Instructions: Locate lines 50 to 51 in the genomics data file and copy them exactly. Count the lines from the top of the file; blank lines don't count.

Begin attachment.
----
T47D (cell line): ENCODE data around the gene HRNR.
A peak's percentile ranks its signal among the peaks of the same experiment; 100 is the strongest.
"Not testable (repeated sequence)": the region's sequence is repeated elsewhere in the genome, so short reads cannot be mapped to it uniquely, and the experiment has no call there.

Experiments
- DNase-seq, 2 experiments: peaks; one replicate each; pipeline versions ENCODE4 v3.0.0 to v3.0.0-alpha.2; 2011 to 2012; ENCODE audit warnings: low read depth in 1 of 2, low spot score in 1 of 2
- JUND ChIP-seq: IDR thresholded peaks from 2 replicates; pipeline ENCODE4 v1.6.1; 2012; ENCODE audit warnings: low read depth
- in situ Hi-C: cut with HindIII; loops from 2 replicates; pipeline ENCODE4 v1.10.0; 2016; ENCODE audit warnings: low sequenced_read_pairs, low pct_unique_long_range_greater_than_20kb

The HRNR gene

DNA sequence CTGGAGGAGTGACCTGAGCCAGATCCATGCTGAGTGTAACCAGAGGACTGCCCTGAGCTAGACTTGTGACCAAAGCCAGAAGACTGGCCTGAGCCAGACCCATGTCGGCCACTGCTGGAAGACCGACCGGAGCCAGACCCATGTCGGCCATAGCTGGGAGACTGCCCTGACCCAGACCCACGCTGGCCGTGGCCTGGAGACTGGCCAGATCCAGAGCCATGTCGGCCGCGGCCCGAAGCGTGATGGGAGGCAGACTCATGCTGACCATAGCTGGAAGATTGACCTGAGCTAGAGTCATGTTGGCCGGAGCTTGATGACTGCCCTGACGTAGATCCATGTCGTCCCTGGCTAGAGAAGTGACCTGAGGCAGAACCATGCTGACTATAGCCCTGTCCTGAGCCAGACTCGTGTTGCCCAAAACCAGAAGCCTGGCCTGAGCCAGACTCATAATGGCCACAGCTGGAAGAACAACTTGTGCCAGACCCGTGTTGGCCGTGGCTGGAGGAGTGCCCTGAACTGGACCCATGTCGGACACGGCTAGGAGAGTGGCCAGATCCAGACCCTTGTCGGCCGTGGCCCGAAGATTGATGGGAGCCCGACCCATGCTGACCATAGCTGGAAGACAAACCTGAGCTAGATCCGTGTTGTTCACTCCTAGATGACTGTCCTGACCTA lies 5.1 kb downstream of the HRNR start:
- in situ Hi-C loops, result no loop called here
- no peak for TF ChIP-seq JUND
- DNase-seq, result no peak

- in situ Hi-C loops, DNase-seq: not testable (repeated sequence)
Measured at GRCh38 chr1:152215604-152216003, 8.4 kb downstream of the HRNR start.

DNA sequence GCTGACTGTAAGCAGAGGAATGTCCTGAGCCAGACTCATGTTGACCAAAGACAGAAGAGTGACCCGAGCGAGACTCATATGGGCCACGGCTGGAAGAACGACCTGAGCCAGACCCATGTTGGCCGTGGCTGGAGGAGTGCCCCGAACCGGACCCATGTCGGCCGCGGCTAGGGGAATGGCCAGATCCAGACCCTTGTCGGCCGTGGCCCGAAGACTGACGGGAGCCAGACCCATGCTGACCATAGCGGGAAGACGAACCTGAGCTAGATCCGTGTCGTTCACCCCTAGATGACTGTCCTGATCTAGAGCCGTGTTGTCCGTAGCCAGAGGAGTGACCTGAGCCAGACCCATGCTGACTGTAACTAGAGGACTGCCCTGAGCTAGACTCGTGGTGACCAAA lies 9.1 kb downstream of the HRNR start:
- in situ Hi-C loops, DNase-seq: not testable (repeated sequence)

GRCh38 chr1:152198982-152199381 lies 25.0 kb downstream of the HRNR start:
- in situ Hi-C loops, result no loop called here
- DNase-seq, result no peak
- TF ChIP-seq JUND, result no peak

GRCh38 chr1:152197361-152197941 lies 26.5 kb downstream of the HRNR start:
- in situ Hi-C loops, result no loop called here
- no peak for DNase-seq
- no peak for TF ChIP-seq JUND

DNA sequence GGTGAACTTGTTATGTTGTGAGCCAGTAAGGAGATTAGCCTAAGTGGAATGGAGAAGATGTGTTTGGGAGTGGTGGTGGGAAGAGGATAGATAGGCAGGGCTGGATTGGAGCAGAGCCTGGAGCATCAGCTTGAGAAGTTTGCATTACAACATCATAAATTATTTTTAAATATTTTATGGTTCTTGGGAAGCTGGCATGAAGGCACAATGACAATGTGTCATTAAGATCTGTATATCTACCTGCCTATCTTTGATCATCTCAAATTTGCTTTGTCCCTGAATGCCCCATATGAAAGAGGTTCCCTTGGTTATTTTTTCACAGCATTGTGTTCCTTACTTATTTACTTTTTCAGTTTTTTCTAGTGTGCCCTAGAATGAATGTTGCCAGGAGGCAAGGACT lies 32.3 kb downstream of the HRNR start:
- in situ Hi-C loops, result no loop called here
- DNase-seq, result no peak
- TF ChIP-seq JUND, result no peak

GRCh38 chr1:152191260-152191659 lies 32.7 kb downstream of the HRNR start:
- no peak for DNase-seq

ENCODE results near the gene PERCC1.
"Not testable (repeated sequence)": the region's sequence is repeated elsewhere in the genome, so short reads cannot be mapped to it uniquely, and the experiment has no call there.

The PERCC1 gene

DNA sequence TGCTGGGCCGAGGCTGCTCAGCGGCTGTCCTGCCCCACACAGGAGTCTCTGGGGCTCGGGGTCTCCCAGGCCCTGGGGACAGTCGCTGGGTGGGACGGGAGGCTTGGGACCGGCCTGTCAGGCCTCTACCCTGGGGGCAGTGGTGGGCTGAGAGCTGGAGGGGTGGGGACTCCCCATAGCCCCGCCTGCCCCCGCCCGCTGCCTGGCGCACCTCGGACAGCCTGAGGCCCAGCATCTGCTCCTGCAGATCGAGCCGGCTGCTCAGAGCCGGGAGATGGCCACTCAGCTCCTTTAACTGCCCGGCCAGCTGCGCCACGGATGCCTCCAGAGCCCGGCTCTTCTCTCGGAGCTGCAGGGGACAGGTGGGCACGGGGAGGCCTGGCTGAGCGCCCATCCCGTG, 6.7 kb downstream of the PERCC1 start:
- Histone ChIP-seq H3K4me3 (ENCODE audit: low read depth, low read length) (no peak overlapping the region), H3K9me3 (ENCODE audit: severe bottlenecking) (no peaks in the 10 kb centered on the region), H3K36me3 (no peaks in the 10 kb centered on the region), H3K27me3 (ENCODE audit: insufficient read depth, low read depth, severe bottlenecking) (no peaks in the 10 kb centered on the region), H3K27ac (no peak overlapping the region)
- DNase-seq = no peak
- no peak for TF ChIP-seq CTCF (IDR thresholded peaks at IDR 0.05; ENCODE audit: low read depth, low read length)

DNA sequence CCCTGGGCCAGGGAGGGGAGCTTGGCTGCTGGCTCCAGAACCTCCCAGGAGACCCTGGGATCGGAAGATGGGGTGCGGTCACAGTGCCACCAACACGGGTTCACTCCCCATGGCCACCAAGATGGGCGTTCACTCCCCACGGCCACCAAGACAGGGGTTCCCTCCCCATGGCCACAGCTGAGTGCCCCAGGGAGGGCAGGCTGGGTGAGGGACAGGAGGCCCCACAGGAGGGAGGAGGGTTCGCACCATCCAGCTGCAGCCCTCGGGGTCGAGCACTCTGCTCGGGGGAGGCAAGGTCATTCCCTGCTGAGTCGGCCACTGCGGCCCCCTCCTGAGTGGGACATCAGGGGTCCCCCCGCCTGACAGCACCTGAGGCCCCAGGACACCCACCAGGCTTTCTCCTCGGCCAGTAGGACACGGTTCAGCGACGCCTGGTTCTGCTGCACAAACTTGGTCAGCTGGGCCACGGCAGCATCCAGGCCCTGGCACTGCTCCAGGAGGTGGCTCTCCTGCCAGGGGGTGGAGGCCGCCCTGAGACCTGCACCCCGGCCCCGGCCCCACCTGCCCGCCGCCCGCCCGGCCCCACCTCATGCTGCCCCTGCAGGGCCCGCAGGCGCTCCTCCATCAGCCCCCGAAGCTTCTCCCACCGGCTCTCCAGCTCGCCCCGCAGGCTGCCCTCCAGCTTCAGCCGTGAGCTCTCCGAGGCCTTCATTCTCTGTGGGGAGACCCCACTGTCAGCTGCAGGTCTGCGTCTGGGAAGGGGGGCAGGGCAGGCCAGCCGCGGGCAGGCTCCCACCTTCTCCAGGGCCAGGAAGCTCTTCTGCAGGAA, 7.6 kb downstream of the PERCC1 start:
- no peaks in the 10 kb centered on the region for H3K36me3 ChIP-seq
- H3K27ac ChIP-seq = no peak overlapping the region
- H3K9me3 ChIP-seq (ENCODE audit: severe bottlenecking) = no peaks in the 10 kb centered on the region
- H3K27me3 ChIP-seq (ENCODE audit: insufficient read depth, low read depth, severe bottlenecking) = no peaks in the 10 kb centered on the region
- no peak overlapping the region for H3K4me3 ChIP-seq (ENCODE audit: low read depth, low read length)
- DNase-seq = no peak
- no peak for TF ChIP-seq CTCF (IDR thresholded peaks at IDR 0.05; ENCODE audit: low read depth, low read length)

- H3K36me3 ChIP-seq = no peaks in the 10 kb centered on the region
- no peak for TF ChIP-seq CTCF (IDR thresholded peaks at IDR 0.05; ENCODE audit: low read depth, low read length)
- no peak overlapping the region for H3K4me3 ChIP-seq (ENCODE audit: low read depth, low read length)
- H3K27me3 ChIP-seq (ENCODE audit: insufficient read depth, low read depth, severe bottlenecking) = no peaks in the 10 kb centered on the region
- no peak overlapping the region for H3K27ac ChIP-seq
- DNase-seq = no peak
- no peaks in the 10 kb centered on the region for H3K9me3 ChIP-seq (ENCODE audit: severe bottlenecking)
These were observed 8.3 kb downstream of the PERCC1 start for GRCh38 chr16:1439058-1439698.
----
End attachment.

- no peak overlapping the region for H3K27ac ChIP-seq
- DNase-seq = no peak